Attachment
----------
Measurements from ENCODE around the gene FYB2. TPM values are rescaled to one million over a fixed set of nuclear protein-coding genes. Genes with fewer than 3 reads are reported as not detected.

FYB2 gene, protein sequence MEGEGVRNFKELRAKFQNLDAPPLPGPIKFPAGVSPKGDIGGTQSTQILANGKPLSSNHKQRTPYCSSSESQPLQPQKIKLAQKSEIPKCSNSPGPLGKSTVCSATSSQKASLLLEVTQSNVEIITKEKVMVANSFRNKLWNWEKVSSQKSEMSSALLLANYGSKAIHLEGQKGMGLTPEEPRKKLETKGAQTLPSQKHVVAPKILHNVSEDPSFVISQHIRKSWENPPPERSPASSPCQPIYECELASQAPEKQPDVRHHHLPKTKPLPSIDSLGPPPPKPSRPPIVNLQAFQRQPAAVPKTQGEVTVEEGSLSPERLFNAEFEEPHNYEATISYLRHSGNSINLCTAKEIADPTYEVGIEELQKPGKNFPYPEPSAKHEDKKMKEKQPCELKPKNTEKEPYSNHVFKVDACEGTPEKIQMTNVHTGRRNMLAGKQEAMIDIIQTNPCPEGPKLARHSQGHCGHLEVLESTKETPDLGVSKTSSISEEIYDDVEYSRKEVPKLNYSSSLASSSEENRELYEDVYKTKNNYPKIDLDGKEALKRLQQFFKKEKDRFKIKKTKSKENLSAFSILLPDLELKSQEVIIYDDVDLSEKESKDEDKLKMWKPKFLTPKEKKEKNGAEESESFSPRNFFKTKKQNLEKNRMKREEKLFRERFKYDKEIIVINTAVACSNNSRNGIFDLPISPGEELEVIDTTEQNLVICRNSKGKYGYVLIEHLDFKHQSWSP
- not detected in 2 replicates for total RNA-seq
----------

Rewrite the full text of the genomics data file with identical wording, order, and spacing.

Measurements from ENCODE around the gene FYB2. TPM values are rescaled to one million over a fixed set of nuclear protein-coding genes. Genes with fewer than 3 reads are reported as not detected.

FYB2 gene, protein sequence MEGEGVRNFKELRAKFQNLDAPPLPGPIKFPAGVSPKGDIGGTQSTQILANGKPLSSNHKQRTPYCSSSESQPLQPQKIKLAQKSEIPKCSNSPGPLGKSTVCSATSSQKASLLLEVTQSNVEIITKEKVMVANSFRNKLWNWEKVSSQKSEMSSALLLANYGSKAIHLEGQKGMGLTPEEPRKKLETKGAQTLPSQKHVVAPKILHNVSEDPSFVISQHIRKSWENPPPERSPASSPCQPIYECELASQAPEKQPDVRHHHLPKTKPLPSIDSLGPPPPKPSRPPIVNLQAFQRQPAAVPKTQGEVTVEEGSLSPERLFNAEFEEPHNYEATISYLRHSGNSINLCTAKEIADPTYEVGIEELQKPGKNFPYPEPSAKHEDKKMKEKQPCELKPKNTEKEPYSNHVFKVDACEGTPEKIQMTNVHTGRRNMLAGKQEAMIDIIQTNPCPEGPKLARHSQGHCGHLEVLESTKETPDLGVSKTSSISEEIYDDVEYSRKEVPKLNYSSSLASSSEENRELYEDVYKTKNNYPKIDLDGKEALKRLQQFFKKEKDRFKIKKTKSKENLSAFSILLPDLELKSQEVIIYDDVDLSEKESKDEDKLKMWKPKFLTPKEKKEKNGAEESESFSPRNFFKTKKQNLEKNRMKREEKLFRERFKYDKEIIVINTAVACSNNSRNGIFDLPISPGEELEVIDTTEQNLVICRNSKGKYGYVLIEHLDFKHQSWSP
- not detected in 2 replicates for total RNA-seq